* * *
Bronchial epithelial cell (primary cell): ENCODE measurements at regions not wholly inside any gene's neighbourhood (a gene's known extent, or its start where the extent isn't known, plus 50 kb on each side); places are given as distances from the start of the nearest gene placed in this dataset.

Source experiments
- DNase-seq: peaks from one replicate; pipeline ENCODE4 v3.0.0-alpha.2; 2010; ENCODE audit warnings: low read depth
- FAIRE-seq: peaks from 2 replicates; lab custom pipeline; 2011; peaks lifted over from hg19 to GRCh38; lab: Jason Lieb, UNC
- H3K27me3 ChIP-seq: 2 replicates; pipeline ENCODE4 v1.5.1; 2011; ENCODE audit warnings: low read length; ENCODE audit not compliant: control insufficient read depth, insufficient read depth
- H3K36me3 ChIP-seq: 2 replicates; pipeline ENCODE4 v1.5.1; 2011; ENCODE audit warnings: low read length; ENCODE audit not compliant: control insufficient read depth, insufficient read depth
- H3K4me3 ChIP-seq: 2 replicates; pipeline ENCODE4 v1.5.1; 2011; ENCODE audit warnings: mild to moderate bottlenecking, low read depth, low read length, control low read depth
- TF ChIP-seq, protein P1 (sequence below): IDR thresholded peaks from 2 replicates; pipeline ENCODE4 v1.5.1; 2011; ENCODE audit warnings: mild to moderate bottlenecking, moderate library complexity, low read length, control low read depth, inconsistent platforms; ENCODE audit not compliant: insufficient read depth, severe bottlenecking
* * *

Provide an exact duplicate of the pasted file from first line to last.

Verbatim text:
Bronchial epithelial cell (primary cell): ENCODE measurements at regions not wholly inside any gene's neighbourhood (a gene's known extent, or its start where the extent isn't known, plus 50 kb on each side); places are given as distances from the start of the nearest gene placed in this dataset.

Source experiments
- DNase-seq: peaks from one replicate; pipeline ENCODE4 v3.0.0-alpha.2; 2010; ENCODE audit warnings: low read depth
- FAIRE-seq: peaks from 2 replicates; lab custom pipeline; 2011; peaks lifted over from hg19 to GRCh38; lab: Jason Lieb, UNC
- H3K27me3 ChIP-seq: 2 replicates; pipeline ENCODE4 v1.5.1; 2011; ENCODE audit warnings: low read length; ENCODE audit not compliant: control insufficient read depth, insufficient read depth
- H3K36me3 ChIP-seq: 2 replicates; pipeline ENCODE4 v1.5.1; 2011; ENCODE audit warnings: low read length; ENCODE audit not compliant: control insufficient read depth, insufficient read depth
- H3K4me3 ChIP-seq: 2 replicates; pipeline ENCODE4 v1.5.1; 2011; ENCODE audit warnings: mild to moderate bottlenecking, low read depth, low read length, control low read depth
- TF ChIP-seq, protein P1 (sequence below): IDR thresholded peaks from 2 replicates; pipeline ENCODE4 v1.5.1; 2011; ENCODE audit warnings: mild to moderate bottlenecking, moderate library complexity, low read length, control low read depth, inconsistent platforms; ENCODE audit not compliant: insufficient read depth, severe bottlenecking